(Corrects name of RiverCrossing CEO in sixth paragraph)
By Bernardo Vizcaino
April 28 London-based RiverCrossing Capital
Partners, a new Islamic investment firm, has launched its first
product, a U.S. real estate fund, as part of a plan to offer
non-traditional asset classes to institutional investors in the
The firm will develop asset-based funds with a non-cyclical
nature, a departure from other sharia-compliant real estate
funds which have focused on more traditional commercial and
residential properties that perform in line with the economic
cycle, chairman Mohammed Abdulmalik said.
"The dynamics of investment banking in the Gulf have been
evolving - investors are opening up to new ideas," Abdulmalik,
former chief executive of Bahrain Islamic lender Capivest, told
RiverCrossing's first fund will have a target investment
horizon of five years and focus on medical offices, self-storage
facilities and senior and student housing in the United States,
"The next product might be in a different geography or a
different asset class. We have capacity to launch two to three
funds every year."
The management-owned firm is headed by chief executive Asim
Zafar, former chief strategy officer of Bahrain's Arcapita Bank
. Arcapita emerged from Chapter 11 bankruptcy
protection in the United States last September after being hit
by the global financial crisis.
RiverCrossing aims to raise $45 million in the first tranche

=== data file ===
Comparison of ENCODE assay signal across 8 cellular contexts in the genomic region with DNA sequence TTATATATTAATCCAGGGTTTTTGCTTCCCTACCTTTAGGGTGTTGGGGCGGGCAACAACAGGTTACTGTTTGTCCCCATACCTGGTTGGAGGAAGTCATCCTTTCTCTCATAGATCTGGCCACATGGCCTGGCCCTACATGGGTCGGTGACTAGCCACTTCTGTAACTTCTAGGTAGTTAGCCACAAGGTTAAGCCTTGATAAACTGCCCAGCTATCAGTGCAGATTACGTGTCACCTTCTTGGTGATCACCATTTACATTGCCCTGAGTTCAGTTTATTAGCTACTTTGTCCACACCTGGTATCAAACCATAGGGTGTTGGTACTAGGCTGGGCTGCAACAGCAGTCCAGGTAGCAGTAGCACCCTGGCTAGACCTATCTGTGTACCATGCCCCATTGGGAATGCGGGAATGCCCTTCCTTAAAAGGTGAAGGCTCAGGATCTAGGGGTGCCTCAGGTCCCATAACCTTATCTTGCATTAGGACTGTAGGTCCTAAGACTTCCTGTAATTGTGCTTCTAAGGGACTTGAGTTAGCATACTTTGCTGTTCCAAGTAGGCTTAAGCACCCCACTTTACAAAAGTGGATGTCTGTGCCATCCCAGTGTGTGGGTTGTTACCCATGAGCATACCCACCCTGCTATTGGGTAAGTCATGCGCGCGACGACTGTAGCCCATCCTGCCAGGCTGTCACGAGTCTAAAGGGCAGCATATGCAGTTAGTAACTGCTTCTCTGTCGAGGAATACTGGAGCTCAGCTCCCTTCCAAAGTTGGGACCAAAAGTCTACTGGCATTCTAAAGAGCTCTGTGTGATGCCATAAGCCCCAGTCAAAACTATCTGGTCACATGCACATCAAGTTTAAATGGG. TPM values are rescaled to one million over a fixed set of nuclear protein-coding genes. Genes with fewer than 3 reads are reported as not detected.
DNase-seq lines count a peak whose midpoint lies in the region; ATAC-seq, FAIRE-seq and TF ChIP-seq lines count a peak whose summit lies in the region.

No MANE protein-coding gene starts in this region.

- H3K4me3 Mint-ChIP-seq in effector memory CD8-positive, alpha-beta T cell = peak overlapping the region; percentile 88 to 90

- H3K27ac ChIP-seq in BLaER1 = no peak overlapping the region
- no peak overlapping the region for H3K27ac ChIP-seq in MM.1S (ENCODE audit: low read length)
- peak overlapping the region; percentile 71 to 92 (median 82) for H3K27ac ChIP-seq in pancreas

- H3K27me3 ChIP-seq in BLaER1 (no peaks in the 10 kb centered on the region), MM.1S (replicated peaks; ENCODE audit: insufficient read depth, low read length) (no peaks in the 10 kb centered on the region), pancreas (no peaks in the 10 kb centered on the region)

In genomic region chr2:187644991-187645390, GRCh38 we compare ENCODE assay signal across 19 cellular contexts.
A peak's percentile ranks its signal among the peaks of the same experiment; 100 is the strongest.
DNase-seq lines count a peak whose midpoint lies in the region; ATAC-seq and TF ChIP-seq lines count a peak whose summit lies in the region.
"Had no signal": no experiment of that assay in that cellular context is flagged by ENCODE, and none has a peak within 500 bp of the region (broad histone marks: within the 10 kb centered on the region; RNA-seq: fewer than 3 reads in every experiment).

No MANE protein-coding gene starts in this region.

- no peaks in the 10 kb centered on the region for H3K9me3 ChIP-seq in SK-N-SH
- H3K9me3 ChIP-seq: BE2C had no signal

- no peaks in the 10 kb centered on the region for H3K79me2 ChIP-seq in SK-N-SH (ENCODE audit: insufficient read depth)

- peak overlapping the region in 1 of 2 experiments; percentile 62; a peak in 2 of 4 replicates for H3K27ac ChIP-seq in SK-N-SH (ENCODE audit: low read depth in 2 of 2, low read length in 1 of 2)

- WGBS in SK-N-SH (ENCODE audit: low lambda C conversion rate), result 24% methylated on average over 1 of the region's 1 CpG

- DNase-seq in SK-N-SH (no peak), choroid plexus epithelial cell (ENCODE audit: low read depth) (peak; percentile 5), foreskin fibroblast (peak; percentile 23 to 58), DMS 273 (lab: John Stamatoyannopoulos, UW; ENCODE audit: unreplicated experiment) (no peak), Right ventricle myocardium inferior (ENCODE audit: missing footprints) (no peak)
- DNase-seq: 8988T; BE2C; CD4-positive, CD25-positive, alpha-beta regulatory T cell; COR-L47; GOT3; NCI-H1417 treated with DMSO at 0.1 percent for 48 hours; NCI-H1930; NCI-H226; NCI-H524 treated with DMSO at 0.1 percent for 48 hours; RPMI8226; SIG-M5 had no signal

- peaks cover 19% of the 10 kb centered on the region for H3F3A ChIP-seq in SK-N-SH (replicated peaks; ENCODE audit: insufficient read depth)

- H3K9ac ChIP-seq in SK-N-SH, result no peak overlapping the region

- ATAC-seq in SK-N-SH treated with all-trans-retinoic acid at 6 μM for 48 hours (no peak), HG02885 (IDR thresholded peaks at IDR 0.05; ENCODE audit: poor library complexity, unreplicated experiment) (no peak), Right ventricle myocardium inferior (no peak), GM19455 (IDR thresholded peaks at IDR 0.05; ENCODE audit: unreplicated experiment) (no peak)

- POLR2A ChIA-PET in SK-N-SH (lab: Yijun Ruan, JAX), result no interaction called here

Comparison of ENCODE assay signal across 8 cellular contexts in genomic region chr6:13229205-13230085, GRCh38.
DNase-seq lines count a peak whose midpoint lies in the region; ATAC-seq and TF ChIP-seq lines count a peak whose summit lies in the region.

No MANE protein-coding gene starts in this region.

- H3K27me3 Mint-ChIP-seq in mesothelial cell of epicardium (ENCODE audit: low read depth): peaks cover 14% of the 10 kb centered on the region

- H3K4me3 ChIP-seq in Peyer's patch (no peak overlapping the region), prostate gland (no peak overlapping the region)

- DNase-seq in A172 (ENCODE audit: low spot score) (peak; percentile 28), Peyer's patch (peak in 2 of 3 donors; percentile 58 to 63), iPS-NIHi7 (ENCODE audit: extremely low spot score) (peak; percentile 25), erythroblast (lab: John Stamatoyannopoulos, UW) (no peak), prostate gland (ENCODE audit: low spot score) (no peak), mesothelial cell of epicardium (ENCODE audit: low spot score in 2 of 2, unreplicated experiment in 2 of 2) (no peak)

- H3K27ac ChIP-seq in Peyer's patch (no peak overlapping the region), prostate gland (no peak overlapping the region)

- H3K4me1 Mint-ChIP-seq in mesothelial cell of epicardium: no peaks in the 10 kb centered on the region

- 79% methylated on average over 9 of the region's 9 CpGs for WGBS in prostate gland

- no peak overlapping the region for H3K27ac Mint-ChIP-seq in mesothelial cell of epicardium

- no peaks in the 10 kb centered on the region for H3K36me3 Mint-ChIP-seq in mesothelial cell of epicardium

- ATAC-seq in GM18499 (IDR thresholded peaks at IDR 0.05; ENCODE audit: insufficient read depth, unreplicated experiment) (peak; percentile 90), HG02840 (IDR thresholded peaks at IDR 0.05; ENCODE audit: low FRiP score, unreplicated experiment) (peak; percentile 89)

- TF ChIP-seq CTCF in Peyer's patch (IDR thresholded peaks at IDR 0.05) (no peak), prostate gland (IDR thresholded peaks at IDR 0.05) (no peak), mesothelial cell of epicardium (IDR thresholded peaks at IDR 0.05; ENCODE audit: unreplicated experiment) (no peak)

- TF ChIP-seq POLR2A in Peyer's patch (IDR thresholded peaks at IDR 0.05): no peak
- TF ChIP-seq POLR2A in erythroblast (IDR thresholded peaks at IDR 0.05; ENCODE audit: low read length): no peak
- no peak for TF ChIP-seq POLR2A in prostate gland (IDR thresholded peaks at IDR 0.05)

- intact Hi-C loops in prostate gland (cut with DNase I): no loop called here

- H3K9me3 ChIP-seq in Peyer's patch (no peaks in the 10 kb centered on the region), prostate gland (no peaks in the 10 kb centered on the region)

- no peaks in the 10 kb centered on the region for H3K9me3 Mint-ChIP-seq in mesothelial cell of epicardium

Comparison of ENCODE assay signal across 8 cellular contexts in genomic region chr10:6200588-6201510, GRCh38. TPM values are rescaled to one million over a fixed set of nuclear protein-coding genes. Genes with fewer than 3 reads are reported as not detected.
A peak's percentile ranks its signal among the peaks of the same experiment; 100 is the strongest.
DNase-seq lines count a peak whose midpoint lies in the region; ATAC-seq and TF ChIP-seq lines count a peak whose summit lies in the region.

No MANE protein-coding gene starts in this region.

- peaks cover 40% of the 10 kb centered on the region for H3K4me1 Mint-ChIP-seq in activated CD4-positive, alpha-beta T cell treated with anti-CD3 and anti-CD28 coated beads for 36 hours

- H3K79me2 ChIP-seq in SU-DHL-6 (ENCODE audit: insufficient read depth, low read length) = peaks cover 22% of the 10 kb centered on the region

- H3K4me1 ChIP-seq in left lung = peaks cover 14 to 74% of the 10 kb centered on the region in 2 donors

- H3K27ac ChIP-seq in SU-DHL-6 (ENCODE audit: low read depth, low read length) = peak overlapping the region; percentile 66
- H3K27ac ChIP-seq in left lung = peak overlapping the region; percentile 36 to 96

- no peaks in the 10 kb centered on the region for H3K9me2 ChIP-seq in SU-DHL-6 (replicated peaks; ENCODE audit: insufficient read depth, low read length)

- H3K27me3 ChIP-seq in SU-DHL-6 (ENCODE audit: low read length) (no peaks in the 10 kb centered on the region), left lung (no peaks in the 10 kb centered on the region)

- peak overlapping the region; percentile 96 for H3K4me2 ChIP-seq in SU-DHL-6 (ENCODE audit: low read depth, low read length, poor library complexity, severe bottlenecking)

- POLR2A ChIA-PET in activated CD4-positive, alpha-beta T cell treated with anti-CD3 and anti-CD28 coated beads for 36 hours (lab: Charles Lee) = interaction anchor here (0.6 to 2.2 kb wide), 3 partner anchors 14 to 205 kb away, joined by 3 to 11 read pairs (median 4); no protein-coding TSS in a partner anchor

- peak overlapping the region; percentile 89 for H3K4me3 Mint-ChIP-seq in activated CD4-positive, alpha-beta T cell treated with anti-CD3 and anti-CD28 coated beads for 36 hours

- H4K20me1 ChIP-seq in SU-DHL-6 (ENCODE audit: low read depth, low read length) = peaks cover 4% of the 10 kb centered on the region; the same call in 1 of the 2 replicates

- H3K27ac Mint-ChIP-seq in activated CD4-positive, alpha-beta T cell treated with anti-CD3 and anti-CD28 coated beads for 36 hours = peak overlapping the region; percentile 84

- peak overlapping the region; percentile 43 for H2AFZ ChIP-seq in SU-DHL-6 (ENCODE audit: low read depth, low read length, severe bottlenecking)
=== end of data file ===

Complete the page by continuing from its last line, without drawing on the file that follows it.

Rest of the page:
of its Alternative Real Estate U.S. Fund this quarter, reaching
a total of $125 million with a second tranche in the next 12 to
18 months, Abdulmalik said.
The Cayman-domiciled fund was established in cooperation
with Texas-based Virtus Real Estate Capital, which has launched
35 real estate funds since 2003 acquiring a combined $2.3
billion worth of properties.
RiverCrossing plans to launch other funds through the same
co-investment approach, using London as a base to source fund
managers and conduct due diligence on them, Abdulmalik said.
The firm is also applying to open a branch in the Dubai
International Financial Centre.
The last few years have been difficult for Islamic funds
with 105 closures since 2011, a study by Lipper and Thomson
Reuters found, but investor interest is gradually returning.
Last year saw the highest number of Islamic fund launches in
four years and the lowest number of liquidations since 2007.
(Editing by Andrew Torchia)